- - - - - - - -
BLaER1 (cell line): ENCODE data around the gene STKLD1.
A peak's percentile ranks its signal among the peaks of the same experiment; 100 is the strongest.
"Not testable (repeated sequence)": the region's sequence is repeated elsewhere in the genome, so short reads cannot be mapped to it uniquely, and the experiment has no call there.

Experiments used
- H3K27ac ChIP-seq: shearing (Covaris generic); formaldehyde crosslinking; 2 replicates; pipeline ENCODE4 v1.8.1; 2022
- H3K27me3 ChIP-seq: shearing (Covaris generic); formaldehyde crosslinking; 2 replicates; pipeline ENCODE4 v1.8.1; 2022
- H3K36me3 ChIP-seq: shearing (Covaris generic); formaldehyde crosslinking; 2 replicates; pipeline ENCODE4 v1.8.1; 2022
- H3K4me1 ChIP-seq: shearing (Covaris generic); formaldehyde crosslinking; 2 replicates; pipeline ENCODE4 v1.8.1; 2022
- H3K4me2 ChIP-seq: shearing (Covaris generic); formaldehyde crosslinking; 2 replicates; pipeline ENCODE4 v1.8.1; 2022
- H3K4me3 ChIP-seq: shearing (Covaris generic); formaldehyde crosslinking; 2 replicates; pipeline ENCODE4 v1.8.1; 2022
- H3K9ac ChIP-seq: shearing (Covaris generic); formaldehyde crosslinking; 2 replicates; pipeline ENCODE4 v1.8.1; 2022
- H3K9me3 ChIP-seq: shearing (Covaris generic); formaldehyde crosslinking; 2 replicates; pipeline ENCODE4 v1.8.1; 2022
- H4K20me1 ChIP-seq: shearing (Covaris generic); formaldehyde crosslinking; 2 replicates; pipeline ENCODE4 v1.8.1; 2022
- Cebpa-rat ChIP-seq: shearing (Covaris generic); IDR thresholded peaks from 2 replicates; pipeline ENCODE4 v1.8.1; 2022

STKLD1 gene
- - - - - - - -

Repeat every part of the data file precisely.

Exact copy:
BLaER1 (cell line): ENCODE data around the gene STKLD1.
A peak's percentile ranks its signal among the peaks of the same experiment; 100 is the strongest.
"Not testable (repeated sequence)": the region's sequence is repeated elsewhere in the genome, so short reads cannot be mapped to it uniquely, and the experiment has no call there.

Experiments used
- H3K27ac ChIP-seq: shearing (Covaris generic); formaldehyde crosslinking; 2 replicates; pipeline ENCODE4 v1.8.1; 2022
- H3K27me3 ChIP-seq: shearing (Covaris generic); formaldehyde crosslinking; 2 replicates; pipeline ENCODE4 v1.8.1; 2022
- H3K36me3 ChIP-seq: shearing (Covaris generic); formaldehyde crosslinking; 2 replicates; pipeline ENCODE4 v1.8.1; 2022
- H3K4me1 ChIP-seq: shearing (Covaris generic); formaldehyde crosslinking; 2 replicates; pipeline ENCODE4 v1.8.1; 2022
- H3K4me2 ChIP-seq: shearing (Covaris generic); formaldehyde crosslinking; 2 replicates; pipeline ENCODE4 v1.8.1; 2022
- H3K4me3 ChIP-seq: shearing (Covaris generic); formaldehyde crosslinking; 2 replicates; pipeline ENCODE4 v1.8.1; 2022
- H3K9ac ChIP-seq: shearing (Covaris generic); formaldehyde crosslinking; 2 replicates; pipeline ENCODE4 v1.8.1; 2022
- H3K9me3 ChIP-seq: shearing (Covaris generic); formaldehyde crosslinking; 2 replicates; pipeline ENCODE4 v1.8.1; 2022
- H4K20me1 ChIP-seq: shearing (Covaris generic); formaldehyde crosslinking; 2 replicates; pipeline ENCODE4 v1.8.1; 2022
- Cebpa-rat ChIP-seq: shearing (Covaris generic); IDR thresholded peaks from 2 replicates; pipeline ENCODE4 v1.8.1; 2022

STKLD1 gene